Another question: Why do we use two distinct resistances in the Emmiter area?

Could someone please explain the Re - Rg part a little better to me?

Thanks.
Link to post
Share on other sites

I think you're jumping in at the deep end here a bit, at this stage all you need is simple ohm's law and nothing more.

I know the following is a bad design but it's a model good for understanding things.

In the following simulation, Tr1 has a gain of exactly 100 and a Vb of exactly 664mV (the default transistor model)

We want the voltage across Rc to be half the supply voltage for maximum swing so:
Vc = VRc = 1/2 +V = 10 * 1/2 = 5V.

In order for Rc to have a voltage drop of 5V the current though it needs to be:
V/R = 5 / 1k = 5mA.

Tr1 has a gain of 100 so the current going into the bas needs to be 100th of the current though the collector so Rb needs to limit Ib to:
5mA /100 = 50uA.

Vb = 664mV so the potential differance across it is:
Vb = 10 - 0.664 = 9.336V

At 9.336V the resitor value to pass 50uA = V/I = 9.336 / 50uA = 186.72k, which is rounded to 187k on the schematic.

You'll see that if you use these formulae with componants having exactly the right characteristics then the voltages all round the circuit can be calculated exactly but as you know in practise this isn't true.

Do you understand all of the above calculations? Because you can't move on to the other circuits until you can grasp the fundermentals.

post-0-14279142471674_thumb.gif

Link to post
Share on other sites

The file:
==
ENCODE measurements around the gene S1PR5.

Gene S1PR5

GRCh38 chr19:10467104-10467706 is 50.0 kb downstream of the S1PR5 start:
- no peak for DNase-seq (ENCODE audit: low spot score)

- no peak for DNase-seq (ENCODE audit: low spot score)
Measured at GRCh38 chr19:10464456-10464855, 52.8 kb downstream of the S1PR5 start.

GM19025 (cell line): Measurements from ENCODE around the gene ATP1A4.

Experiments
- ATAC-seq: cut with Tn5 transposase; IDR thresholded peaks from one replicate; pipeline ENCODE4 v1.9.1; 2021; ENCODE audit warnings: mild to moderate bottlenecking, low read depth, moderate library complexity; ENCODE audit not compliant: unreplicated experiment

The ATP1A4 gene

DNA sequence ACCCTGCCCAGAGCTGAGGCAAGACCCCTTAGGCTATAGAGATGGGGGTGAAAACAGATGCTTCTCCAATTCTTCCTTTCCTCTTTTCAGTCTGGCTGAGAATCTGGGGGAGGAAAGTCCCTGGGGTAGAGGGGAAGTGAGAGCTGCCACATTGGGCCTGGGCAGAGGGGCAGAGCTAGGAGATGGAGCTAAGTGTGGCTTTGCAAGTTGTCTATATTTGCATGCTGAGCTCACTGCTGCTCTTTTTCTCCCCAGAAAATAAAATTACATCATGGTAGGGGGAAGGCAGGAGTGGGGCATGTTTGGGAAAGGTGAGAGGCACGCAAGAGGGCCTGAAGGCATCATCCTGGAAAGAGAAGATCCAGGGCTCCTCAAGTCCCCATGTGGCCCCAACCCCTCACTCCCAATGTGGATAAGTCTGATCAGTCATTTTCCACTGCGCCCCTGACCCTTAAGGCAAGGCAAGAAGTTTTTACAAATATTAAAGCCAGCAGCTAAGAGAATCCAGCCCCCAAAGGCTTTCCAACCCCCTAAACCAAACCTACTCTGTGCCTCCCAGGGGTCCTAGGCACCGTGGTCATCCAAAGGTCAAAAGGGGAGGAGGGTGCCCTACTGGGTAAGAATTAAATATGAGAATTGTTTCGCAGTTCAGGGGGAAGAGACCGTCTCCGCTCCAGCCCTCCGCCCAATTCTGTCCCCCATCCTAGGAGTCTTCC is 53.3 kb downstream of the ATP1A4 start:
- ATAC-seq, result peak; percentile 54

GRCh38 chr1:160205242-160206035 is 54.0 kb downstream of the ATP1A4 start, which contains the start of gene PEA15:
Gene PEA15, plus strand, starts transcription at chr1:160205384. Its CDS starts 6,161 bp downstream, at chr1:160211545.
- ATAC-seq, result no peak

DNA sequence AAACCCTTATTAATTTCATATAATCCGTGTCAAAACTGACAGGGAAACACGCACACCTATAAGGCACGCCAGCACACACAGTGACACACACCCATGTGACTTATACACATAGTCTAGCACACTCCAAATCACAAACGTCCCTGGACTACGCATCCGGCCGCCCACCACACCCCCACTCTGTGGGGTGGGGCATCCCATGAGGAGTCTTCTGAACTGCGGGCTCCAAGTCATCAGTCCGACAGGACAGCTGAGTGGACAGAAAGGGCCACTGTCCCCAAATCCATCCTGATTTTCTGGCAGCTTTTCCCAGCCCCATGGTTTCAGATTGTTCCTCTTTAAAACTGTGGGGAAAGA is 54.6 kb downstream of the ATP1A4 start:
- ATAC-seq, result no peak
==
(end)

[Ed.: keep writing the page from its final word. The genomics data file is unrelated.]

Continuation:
You haven't read my post properly have you audioguru?


I know the following is a bad design but it's a model good for understanding things.


I know all of this, the purpose of this circuit is not to be useful in the practical sense but as a teaching aid. If/when autir returns I will explain to him the principle behind an emitter follower, and why it has a high input impedance, then I'll return to the common emitter amplifier and add Re then finally the resitor below the base. It's far easier to break a circuit up into smaller componants and understanding each, rather than attempting to grasp the whole thing in one go.
Link to post
Share on other sites

Hi autir
Audioguru's design not a holy, there are many schools in designing a transistor amplifier. One of the simplest ways you can found in this site:
http://www.electronics-tutorials.com/amplifiers/small-signal-amplifiers.htm
it is very good for you to understand what you want, read it carefully then ask.
90% of Audioguru answers are obscure at least for me. Take a look at these examples:
(1) autir ask: How did you choose the Ib (2.4uA) to I(R1R2) (27uA) ratio?
Audioguru's answer: A 10:1 ratio in a voltage divider doesn't allow the divided voltage to change much when a low gain transistor causes a 5:1 ratio or a high gain transistor causes a 20:1 ratio.
The resistors could also be 360k for R1 with 51k for R2.
I try to understand it fore an hour but could not.
If i want to answer this i say: assume that Ib = 0, that is IR1 = IR2 =I
this I must be 1/5 t0 1/10 the IE
I = 10V/(330K+47K)=26.5 uA close to 27uA
If we choose I = 1/5 IE ==> IE = 0.27 ma, Audioguru IE = 0.55mA the double, that is Audioguru choose I =1/20 IE , many schools
Why Ib =0 because it is a very small value and we can negect it in our calculations.
In the link above you can read the full story it is direct and simple.
(2)  autir ask: The Ib/Ic ratio in your circuit is proof of the hfe value of the transistor you used. Why, then, does it work the same with different hfe's? Does this mean that the Ib/Ic ratio can be decided by me without any consenquences regarding the circuit's function?